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Arrington de Dionyso - I See Beyond the Black Sun

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Artist: Arrington de Dionyso

Album: I See Beyond the Black Sun

Label: K

Review date: Feb. 11, 2009

On the second solo album from the ostensible leader of the shambolic, art/punk/groove combo Old Time Relijun, Arrington de Dionyso delivers a disquieting soliloquy. Shored on unthinkably deep timbres and resonating drones, I See Beyond the Black Sun features everything from sputtering clarinet to Shruti box to the most absurdly abrasive throat singing ever to cross my eardrums. Identifiable sounds are hastily introduced and then sustained for ridiculous expanses of time, as further elements are laid atop the foundation. A remarkable amount of importance is ascribed to every note – one might think they know all there is to know about a gravely deployed minor chord, but when it’s prolonged for upwards of 16 minutes (see “AION Intuition and Science”), new intricacies are revealed as the chatter amongst the instruments grows louder and more complex. Aided by the grinding vocals – which there are a lot of, though not a single moment of identifiably spoken or sung language – and an inordinate amount of chamber reverb, the notes are stripped of their outer dressings and become something else entirely. Identifying that something would be an exercise in futility, but whatever one might call it, “sinister” should perhaps be counted as its primary characteristic. Suffice it to say, if a stranger arrived at your door and announced himself in Dionyso’s dark and otherworldly manner, any rational human would slide the deadbolt into place and go hide in the back of some distant closet.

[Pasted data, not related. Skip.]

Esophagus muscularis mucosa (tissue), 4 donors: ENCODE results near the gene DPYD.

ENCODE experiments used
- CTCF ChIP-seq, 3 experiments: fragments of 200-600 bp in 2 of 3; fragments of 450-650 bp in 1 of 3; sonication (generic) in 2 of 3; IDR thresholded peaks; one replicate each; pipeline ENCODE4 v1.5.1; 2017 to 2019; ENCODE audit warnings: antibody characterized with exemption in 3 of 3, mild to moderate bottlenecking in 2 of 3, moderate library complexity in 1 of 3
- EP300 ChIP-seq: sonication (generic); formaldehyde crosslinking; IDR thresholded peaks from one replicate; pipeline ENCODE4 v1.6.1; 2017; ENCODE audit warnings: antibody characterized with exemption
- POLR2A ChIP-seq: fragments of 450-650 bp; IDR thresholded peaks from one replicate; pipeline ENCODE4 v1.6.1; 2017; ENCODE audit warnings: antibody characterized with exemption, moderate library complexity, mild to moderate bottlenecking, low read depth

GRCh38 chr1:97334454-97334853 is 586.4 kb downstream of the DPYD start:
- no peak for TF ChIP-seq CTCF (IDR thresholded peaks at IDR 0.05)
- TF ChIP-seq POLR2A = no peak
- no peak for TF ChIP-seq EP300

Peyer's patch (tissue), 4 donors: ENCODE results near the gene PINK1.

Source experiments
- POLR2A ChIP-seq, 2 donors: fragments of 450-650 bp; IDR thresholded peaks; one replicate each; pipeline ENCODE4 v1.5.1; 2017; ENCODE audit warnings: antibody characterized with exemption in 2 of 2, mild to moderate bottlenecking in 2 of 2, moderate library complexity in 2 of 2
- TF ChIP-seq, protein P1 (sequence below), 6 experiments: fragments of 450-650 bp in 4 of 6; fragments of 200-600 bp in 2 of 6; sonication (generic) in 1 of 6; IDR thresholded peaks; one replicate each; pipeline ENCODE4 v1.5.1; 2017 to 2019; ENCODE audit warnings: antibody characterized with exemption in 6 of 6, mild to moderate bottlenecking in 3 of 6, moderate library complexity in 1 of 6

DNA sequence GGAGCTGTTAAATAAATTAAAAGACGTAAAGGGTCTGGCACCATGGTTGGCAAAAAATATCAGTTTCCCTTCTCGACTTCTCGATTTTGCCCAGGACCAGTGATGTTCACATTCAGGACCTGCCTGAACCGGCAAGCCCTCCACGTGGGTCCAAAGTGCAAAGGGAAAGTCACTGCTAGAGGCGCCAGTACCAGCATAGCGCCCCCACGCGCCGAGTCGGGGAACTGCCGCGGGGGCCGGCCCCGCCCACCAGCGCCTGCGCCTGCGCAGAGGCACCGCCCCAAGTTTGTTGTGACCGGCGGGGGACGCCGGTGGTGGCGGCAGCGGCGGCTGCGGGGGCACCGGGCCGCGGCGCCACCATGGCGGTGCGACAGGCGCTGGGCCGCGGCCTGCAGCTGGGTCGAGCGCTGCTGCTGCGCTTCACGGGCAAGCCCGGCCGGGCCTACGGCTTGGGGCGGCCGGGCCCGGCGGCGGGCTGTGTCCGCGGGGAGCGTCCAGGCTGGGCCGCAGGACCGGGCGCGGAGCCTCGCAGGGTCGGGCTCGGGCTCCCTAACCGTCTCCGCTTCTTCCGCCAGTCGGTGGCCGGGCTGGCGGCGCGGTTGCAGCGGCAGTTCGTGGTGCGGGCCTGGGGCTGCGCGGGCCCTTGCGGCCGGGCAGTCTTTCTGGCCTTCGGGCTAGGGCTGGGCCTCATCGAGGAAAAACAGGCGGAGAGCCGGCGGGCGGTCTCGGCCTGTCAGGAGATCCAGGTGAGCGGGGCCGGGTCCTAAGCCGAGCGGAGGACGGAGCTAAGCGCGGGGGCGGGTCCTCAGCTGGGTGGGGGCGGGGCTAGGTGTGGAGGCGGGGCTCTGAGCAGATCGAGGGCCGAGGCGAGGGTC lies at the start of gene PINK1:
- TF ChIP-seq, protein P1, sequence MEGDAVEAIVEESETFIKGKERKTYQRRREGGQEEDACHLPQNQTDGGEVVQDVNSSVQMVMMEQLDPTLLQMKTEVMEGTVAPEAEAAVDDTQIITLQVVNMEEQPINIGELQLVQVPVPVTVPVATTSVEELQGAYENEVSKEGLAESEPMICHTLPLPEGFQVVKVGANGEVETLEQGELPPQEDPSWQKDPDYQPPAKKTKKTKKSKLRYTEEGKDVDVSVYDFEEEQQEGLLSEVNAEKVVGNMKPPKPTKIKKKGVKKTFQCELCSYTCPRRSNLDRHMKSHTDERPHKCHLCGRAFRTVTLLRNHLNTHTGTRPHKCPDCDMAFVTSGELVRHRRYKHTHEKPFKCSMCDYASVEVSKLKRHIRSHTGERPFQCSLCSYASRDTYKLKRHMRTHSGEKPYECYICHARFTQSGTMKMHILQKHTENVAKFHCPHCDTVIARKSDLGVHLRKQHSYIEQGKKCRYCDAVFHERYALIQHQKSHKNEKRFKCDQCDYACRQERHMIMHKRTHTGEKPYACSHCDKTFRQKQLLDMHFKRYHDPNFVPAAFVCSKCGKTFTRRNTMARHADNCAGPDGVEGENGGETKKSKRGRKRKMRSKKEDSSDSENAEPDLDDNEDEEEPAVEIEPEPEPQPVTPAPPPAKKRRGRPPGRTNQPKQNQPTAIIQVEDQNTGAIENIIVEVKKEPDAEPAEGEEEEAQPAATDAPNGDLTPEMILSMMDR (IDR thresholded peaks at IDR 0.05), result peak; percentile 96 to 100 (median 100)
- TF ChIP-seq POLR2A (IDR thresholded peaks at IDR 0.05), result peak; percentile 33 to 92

Mercifully, the dissonance eventually narrows into focus with “Pluto in Capricorn,” in which a pounding drumbeat (courtesy of Old Time Relijun’s Germaine Baca) makes its solitary appearance on the album. Although still light years away from being accessible, this one tangible quality provides a few fleeting moments of direction in a cacophony that might otherwise seem wholly impenetrable. The song arrives at the conclusion of the record, which upends common notions of how a “gateway track” can ease a listener into an album previously dismissed for being too abnormal or idiosyncratic. (See “Space Prophet Dogon,” the Sun City Girls song that everyone at work can agree on!) In Dionyso’s case, only those who’ve managed to endure 30-plus minutes of decidedly more difficult listening are granted this key to his kingdom. Although it may not motivate the skeptics to step all the way through his doorway, it will certainly inspire the most lionhearted among them to try.

By Mike Lupica

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